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Rat Study Shows Cancer, Aspartame Link

But Critics Charge That Research Is Flawed

Widely Considered Safe

Poulos says that regulatory agencies in 130 countries have reviewed aspartame and found it to be safe.

Most scientific organizations that have weighed in on the question have come to the same conclusion, including the American Medical Association, the American Dietetic Association, the American Diabetes Association, and the American Cancer Society.

In its report on aspartame, the American Cancer Society concludes that "current evidence does not demonstrate any link between aspartame ingestion and increased cancer risk."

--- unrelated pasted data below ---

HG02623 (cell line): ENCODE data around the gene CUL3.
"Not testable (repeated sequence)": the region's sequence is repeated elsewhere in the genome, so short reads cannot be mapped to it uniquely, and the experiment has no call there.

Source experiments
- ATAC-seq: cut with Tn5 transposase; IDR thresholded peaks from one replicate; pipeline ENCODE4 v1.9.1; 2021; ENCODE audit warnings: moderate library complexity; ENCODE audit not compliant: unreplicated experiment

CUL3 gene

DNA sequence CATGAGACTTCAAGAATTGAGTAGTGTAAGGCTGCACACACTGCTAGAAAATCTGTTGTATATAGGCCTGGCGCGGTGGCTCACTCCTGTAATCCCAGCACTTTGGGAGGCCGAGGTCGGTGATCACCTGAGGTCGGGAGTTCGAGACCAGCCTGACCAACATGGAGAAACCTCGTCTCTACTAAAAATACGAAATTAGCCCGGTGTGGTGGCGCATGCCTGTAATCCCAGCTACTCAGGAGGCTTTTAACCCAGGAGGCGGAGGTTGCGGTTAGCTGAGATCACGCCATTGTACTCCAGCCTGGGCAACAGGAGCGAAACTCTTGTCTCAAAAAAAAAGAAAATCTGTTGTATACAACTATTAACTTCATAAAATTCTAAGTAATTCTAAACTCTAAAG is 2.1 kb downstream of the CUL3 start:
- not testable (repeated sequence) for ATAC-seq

In the newly published study, Soffritti and colleagues speculated that methanol, which is a byproduct of aspartame, may explain the increase in cancers seen in the study. Methanol is metabolized in both rats and humans to form formaldehyde, which is a carcinogen.

Beth Hubrich, MS, MD, of the artificial sweetener-industry group Calorie Control Council, tells WebMD that all kinds of foods contain methanol. She calls the newly published study "seriously flawed."

"You can actually find six times more methanol in a glass of tomato juice than in a beverage sweetened with aspartame," she says. "And there is no difference in the way that methanol is metabolized by the body when it comes from aspartame or from some other source like tomato or orange juice."

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